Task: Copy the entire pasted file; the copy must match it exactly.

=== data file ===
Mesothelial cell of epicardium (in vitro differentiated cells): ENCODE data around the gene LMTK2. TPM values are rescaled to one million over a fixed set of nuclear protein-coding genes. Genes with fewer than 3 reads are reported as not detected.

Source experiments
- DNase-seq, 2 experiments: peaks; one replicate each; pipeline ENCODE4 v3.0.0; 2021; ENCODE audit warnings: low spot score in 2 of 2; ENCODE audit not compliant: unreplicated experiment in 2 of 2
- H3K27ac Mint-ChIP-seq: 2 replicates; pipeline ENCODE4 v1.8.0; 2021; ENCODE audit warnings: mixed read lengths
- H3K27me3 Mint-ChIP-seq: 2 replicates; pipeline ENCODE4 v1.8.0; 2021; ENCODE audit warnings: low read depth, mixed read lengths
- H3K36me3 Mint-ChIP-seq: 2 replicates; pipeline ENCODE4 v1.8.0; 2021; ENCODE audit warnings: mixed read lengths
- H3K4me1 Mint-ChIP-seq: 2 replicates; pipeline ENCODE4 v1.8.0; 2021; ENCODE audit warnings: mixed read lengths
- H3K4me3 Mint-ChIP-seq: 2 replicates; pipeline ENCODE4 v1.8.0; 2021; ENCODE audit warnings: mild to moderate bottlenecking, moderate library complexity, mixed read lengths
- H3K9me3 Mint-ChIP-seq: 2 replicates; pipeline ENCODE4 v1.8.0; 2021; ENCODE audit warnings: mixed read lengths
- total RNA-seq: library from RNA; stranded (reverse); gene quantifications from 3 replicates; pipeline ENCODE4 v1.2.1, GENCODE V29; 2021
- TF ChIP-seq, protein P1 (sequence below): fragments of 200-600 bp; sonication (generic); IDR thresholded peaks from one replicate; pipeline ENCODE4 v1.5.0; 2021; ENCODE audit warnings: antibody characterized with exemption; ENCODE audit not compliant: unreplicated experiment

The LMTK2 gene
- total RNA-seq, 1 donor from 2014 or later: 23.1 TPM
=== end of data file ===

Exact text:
Mesothelial cell of epicardium (in vitro differentiated cells): ENCODE data around the gene LMTK2. TPM values are rescaled to one million over a fixed set of nuclear protein-coding genes. Genes with fewer than 3 reads are reported as not detected.

Source experiments
- DNase-seq, 2 experiments: peaks; one replicate each; pipeline ENCODE4 v3.0.0; 2021; ENCODE audit warnings: low spot score in 2 of 2; ENCODE audit not compliant: unreplicated experiment in 2 of 2
- H3K27ac Mint-ChIP-seq: 2 replicates; pipeline ENCODE4 v1.8.0; 2021; ENCODE audit warnings: mixed read lengths
- H3K27me3 Mint-ChIP-seq: 2 replicates; pipeline ENCODE4 v1.8.0; 2021; ENCODE audit warnings: low read depth, mixed read lengths
- H3K36me3 Mint-ChIP-seq: 2 replicates; pipeline ENCODE4 v1.8.0; 2021; ENCODE audit warnings: mixed read lengths
- H3K4me1 Mint-ChIP-seq: 2 replicates; pipeline ENCODE4 v1.8.0; 2021; ENCODE audit warnings: mixed read lengths
- H3K4me3 Mint-ChIP-seq: 2 replicates; pipeline ENCODE4 v1.8.0; 2021; ENCODE audit warnings: mild to moderate bottlenecking, moderate library complexity, mixed read lengths
- H3K9me3 Mint-ChIP-seq: 2 replicates; pipeline ENCODE4 v1.8.0; 2021; ENCODE audit warnings: mixed read lengths
- total RNA-seq: library from RNA; stranded (reverse); gene quantifications from 3 replicates; pipeline ENCODE4 v1.2.1, GENCODE V29; 2021
- TF ChIP-seq, protein P1 (sequence below): fragments of 200-600 bp; sonication (generic); IDR thresholded peaks from one replicate; pipeline ENCODE4 v1.5.0; 2021; ENCODE audit warnings: antibody characterized with exemption; ENCODE audit not compliant: unreplicated experiment

The LMTK2 gene
- total RNA-seq, 1 donor from 2014 or later: 23.1 TPM